This past Saturday, I caught the theatrical equivalent of a double feature: seeing two plays in one day. With a Shake Shack break in-between. And the more I thought about it, the more I realize these two plays shared a very common (and I do admit, slightly arbitrary for the sake of this post), thread: they cross boundaries.
I started my day by waking up at noon, having cereal, and then heading into Manhattan for "Mr. Burns: A Post-Electric Play" by Anne Washburn at Playwrights Horizons. It deals with a post-apocalyptic world, where immediately after, a group of people act out old episodes of "The Simpsons" from their memories to keep themselves entertained.
And with "The Simpsons" becoming oral history, in the style of "Othello," it becomes something like a Greek drama in the second act (set 75 years after the apocalypse). It's a powerful concept: At the end of the world, after the power goes out, "The Simpsons," a work originally presented in the most philistine of mediums: sitcom television, have become the new classics: a Grecian-style tragedy with chorus, masks, and overtones of morality.
Low art has become high art. Or maybe it has always been high art and it just took the lights going out to realize it.
When I left Playwrights Horizons on 42nd street, it was 5 p.m. I got dinner and a cupcake and at 7:30 p.m., I headed over to the Delacorte Theatre in Central Park to watch "The Tempest." But this wasn't any ordinary 3-hour "Tempest," with accents and overwrought emotions and monologues.
|This is what 200+ performers onstage looks like|
This "Tempest" was a musical and it had 200+ performers (some professional, most of them not). It re-envisioned Prospero's Island as a Mardi Gras-like place: colorful, vibrant, energetic, musical and diverse. When Prospero and Ariel wrought their magic, these performers did their bidding. They represented the magic of the island. Claudio la Rocco said it best in her New York Times review when she described it as a "love letter" to the city of New York, showcasing its various cultures and the talents of its citizenry, by putting those citizens on the stage.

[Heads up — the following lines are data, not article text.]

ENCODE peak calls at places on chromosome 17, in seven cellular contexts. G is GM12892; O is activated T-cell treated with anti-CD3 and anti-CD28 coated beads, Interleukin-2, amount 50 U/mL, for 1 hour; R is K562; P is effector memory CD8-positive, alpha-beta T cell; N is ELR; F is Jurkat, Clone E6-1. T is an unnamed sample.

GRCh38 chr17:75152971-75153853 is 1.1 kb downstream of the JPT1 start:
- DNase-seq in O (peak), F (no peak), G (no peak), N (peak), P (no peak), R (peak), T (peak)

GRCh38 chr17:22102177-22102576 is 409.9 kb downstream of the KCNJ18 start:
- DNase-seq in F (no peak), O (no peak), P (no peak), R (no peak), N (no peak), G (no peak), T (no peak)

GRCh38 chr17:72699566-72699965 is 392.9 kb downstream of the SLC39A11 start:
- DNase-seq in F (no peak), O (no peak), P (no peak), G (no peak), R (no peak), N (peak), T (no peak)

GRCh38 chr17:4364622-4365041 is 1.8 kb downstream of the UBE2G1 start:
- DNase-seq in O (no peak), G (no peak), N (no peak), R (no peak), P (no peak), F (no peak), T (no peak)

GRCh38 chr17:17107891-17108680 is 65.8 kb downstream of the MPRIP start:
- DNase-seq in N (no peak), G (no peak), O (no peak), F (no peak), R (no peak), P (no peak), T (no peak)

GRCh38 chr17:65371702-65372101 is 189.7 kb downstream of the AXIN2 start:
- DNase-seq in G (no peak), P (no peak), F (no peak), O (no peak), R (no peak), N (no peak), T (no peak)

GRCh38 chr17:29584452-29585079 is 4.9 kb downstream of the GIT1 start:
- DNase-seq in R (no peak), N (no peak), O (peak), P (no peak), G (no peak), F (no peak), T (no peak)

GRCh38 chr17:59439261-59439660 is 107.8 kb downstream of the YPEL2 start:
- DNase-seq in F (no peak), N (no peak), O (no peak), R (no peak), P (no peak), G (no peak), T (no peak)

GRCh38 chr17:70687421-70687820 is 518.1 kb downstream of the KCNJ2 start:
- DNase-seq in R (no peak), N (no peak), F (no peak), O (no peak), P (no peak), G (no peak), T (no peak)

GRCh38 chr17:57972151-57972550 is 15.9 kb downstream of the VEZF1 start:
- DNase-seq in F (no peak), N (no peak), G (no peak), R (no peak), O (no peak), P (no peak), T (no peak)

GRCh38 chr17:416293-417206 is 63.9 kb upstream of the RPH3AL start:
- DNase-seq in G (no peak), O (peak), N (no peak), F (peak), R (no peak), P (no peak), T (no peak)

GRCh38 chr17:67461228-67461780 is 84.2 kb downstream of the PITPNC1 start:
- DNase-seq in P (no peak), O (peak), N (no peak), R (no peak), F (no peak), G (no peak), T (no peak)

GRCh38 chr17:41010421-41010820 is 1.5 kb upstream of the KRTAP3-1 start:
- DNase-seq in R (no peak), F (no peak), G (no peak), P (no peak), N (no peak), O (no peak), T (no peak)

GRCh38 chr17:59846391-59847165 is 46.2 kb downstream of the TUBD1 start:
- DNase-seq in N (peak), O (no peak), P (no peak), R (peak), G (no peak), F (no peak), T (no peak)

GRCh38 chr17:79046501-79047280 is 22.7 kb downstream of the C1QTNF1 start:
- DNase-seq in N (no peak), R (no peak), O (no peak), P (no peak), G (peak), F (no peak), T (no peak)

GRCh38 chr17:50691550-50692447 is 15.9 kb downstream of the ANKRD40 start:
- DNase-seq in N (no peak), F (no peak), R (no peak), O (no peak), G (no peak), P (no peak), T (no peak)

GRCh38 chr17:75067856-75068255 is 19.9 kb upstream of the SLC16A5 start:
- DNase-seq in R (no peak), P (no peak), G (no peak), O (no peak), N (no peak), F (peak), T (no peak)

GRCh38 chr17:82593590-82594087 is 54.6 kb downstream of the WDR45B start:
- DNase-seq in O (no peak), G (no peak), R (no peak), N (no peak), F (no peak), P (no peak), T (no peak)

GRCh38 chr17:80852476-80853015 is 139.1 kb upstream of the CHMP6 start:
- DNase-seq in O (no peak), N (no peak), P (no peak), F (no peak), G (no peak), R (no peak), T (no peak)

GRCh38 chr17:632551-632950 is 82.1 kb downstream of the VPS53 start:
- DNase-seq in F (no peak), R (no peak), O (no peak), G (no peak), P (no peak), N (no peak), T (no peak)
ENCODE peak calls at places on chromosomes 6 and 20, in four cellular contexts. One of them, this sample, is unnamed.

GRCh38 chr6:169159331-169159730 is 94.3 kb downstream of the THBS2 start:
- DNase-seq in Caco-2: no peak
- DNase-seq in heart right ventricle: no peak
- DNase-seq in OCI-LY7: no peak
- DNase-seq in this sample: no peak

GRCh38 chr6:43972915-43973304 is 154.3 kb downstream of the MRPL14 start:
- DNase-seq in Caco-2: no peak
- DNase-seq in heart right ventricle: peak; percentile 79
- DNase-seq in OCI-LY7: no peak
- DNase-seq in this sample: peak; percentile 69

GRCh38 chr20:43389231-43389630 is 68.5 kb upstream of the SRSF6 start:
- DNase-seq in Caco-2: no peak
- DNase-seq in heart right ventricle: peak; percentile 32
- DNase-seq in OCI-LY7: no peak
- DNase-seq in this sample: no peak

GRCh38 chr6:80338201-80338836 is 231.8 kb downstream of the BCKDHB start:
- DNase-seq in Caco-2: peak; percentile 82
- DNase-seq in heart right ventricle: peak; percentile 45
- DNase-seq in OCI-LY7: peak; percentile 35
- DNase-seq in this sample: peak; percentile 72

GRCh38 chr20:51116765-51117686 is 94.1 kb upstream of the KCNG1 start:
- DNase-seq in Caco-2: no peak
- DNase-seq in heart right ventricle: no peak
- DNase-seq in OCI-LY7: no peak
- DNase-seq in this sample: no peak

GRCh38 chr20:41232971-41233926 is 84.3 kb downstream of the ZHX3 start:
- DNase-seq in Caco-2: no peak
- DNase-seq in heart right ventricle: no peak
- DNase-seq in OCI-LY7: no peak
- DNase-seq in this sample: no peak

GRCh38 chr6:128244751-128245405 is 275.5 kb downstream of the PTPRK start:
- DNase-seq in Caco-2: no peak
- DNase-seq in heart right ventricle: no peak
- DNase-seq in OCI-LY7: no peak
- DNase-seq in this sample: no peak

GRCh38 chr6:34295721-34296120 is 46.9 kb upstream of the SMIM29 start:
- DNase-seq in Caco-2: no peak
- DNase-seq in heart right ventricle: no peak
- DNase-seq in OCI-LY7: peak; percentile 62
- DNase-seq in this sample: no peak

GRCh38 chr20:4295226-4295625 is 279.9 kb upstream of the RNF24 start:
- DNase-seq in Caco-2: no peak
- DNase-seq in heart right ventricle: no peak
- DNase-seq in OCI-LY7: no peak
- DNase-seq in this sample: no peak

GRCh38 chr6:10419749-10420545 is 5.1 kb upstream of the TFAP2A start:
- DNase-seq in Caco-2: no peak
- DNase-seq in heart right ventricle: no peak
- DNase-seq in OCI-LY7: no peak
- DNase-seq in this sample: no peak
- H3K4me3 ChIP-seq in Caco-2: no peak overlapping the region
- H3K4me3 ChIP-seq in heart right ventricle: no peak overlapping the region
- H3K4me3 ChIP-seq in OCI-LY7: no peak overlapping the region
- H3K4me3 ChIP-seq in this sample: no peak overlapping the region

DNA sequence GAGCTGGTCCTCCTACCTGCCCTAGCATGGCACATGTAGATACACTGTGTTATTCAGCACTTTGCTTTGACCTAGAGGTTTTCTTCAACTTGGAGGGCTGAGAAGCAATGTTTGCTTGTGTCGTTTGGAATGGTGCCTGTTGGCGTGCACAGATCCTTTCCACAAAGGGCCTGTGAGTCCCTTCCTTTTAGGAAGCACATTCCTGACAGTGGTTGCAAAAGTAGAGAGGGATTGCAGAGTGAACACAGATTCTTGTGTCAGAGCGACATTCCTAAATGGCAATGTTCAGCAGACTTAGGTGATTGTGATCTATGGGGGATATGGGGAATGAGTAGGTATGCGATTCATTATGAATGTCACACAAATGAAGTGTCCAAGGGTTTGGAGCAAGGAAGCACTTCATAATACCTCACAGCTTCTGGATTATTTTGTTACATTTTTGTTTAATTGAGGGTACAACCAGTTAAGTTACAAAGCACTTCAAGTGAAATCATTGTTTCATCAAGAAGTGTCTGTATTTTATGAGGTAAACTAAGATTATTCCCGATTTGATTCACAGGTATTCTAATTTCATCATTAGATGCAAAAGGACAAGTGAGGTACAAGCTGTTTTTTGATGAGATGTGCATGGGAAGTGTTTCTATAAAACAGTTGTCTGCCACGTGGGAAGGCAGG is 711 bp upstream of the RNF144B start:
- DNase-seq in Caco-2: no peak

It also helped that Norm Lewis and Laura Benanti were in it too, for the sake of the theater geeks.
And when Norm Lewis utters the timeless lines, "We are all such stuff that dreams are made of," what we had seen with the spirits of the island, fluttering in and out of the stage, illustrates his point.
"The Tempest" was an intersection of what's normally seen as community theater with professional. Yes, this was put on by a not-for-profit theater (the Public Theater) and included paid actors, but it also had non-trained individuals showcasing their talent, doing theater for the love of it rather than money. And it was a production that was created for all kinds of people and populations, not just the subset of audience who enjoys Shakespeare and can afford to buy theater tickets.
And in blurring the lines between high and low art, community and professional theatre, these two plays showed me how arbitrary those lines are.
Both of these plays touch on the most primal reason of why people make art, and why others consume it: It saves us. In "Mr. Burns," art connects us to the happiest part of ourselves and shows us the world as we would want it to be, where good can triumph over toxic evil. In "The Tempest," by putting non-professionals onstage, it lets us see that art reveals the most beautiful, joyous part of ourselves, letting us come out of our comfort zones. It helps us better ourselves.
In this new age where the choices of entertainment have never been so vast, and you can watch TV shows that are high works of art and watch plays that is completely catered to those who prefer shiny things, perhaps the signifier of particular art forms as "high" and "low," "community" and "professional" doesn't really mean anything at all.
Of course, I'm not equating "Transformers" to "Hamlet," or saying the experience of watching a community theater production of "Les Miserables" will be exactly the same as the Broadway production (mainly because of production values). But I can't imagine that something like "Mad Men" isn't as artistically relevant or elevating as "Glengarry Glen Ross."
Perhaps the only differences between all the different art forms is intention, not mediums. And a profound, historically altering piece of work can come from anywhere. Doesn't that then make it the purest definition of high art? It elevates the viewer to another state of perception. And shouldn't all art, no matter the medium, or who is playing the parts, do that?
At the very least, if it inspires a moment like this, that sticks in your mind years and years after you first saw it, doesn't that mean something?